What Fascism & Totalitarianism Actually Look Like via @brainpicker

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@brainpicker on Twitter provided this excellent link at the Open Culture site openculture.com that calls for some intellectual honesty. I’m reposting via Posterous to get the post up in as many places as I can as quickly as possible.

If the video doesn’t show below, please go to the original site (link above) to watch! This is very definitely worthy of extra thought.

In the weeks before the US Congress passed major healthcare reform, select members of the political right (from “the base” on up to the leadership) repeated the claim that the Obama administration was turning America into a fascist/totalitarian/Maoist/Nazi state. The language was inflammatory and reckless, and it deeply trivialized the past. Now, it’s time for a little reality check. This is what fascism & totalitarianism actually look like. It looks like prison camps, torture, starvation, the bleakest of bleak conditions, and mass death, running into the millions. And take note: there’s not much healthcare going to the uninsured in this world (nor a strident political opposition, I can assure you). This wartime documentary, Death Mills (above), comes from the great director Billy Wilder (Double Indemnity, Sunset Boulevard). It was intended to educate Germans about the atrocities committed by the Nazi regime. But, apparently it still has educational value for Congressmen, pundits and tea partiers today. Unless, of course, these folks were just being cynical all along.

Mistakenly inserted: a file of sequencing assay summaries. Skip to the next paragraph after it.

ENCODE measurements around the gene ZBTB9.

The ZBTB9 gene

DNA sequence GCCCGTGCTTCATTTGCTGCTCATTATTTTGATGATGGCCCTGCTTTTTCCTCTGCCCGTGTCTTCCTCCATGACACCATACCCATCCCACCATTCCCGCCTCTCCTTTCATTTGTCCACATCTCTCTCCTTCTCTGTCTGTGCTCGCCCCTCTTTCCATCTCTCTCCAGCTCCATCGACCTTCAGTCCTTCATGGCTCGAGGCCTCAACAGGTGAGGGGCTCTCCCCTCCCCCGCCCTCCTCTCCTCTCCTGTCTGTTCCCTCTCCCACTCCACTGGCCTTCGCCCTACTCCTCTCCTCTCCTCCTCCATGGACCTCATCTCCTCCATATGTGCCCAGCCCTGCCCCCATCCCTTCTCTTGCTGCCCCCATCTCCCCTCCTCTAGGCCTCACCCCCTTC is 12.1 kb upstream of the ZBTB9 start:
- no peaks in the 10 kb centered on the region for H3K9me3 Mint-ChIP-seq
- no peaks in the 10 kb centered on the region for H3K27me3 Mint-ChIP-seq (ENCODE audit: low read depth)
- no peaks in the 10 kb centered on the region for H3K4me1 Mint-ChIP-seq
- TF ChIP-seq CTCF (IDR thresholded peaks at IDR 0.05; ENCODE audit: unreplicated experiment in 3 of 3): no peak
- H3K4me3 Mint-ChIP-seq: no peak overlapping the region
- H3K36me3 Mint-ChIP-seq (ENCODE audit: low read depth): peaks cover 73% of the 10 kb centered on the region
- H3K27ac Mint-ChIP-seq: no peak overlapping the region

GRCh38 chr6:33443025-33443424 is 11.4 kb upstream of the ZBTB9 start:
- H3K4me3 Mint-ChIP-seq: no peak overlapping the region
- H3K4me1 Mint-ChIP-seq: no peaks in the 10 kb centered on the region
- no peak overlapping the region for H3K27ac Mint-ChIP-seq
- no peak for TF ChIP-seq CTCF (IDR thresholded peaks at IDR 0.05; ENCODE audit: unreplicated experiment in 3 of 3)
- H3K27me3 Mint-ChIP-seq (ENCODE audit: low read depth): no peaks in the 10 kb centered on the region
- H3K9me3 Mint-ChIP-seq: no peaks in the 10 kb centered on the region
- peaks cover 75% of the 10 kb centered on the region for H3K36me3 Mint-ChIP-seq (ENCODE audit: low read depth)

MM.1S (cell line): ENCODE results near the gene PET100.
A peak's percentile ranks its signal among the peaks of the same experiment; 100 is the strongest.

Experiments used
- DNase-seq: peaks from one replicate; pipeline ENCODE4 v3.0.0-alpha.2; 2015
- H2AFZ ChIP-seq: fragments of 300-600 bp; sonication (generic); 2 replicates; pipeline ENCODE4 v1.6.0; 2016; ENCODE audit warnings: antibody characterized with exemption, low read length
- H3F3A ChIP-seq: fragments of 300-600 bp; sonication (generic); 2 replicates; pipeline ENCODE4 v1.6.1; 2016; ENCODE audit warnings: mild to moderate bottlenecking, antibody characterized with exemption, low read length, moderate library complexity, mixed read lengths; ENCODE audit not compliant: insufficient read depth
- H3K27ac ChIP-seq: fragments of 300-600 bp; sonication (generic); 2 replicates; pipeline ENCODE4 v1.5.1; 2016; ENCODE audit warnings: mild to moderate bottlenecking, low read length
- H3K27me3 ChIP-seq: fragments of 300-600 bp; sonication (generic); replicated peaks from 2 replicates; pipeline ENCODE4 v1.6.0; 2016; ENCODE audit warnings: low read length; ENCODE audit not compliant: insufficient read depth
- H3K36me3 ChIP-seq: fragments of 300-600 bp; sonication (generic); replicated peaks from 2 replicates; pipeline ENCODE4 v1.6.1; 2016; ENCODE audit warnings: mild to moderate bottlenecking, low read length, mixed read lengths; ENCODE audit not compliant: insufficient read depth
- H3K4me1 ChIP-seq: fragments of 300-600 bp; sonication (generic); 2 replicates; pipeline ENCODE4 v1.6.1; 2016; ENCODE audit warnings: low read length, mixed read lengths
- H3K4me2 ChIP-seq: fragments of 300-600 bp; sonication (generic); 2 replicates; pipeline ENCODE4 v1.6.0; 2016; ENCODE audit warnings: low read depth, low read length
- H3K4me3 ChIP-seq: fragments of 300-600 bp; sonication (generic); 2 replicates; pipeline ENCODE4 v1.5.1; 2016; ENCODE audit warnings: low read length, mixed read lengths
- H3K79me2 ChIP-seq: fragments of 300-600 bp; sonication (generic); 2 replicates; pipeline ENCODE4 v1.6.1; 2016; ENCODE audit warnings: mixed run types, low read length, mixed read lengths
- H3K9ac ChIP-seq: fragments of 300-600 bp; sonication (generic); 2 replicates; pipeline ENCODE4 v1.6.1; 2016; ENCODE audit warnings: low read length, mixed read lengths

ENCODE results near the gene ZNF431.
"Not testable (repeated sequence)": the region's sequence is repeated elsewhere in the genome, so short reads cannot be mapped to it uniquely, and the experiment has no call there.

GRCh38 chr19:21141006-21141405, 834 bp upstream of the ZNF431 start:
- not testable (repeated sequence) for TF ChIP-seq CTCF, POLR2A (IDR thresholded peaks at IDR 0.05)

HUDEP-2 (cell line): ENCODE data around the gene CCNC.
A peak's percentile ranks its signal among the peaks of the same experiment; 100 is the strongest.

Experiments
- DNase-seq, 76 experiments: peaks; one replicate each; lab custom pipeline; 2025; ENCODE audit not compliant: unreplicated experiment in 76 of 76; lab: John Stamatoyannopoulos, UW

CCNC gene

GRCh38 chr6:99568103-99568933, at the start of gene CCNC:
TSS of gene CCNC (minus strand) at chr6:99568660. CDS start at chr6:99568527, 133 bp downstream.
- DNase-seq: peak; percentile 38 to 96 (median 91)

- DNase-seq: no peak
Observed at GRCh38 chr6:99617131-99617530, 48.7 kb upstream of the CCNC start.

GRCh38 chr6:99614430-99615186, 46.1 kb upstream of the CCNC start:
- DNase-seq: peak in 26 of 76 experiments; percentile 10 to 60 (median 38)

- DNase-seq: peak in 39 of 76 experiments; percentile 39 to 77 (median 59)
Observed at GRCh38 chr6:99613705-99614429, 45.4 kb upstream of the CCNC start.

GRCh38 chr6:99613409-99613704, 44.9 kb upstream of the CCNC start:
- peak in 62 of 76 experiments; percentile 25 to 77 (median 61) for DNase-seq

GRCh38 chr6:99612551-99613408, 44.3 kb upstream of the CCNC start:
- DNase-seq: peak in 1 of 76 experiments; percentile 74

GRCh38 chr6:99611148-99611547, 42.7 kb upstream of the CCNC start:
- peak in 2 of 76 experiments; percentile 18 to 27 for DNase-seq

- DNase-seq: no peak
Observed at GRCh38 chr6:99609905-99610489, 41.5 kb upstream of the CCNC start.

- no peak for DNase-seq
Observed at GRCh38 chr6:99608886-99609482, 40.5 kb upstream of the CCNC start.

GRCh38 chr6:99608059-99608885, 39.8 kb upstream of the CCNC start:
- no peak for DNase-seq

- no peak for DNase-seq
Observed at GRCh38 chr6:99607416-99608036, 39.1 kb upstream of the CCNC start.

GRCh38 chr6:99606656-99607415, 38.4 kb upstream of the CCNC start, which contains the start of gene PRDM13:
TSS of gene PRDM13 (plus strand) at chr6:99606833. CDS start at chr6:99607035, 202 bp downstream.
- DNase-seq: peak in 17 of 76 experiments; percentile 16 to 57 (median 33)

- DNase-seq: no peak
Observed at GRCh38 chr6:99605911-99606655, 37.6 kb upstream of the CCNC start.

For those who opposed the healthcare plan intelligently and civilly, don’t take offense. This is not about healthcare per se. It’s about intellectual honesty … or at least setting the historical record straight.

Posted via web from TweetingDonal’s Temporary Insanities

Game Changers: How Online Gamers Can Solve Real World Problems | TakePart Social Action Network: Important Issues, Activism, Environmental, Human Rights, Political News

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Take Note MMORPG folks, especially WOW people, this one’s for you!

Jane McGonigalHow about a little inspiration for your Friday morning, folks? It doesn’t get much better than Jane McGonigal’s talk at last month’s TED (Technology, Entertainment, Design) conference. 

The 20-minute video is after the jump; a full viewing is highly recommended. But here’s the gist for those of you without time to spare: online gamers have the skills, the endurance, and the opportunity to play a serious role in changing the world. McGonigal, director of games research and development at the Institute for the Future, believes that games help players develop many of the tools it takes to make a difference: collaboration, perseverance, ambition, creativity.

In short, we’ve got an army of what she calls “super-empowered hopeful individuals” just waiting for a way to translate all that virtual success into some real world good.

These people know how to work with others to solve seemingly insurmountable problems. And the amount of time gamers spend doing so—World of Warcrafters have collectively dedicated 5.93 million years, she says—means that hundreds of millions of people around the world are fine-tuning those tools. The average young person in a game-heavy country

Posted via web from TweetingDonal’s Temporary Insanities

we need you! help us fund a build out hyperlocavore.com a free yard sharing community — Kickstarter

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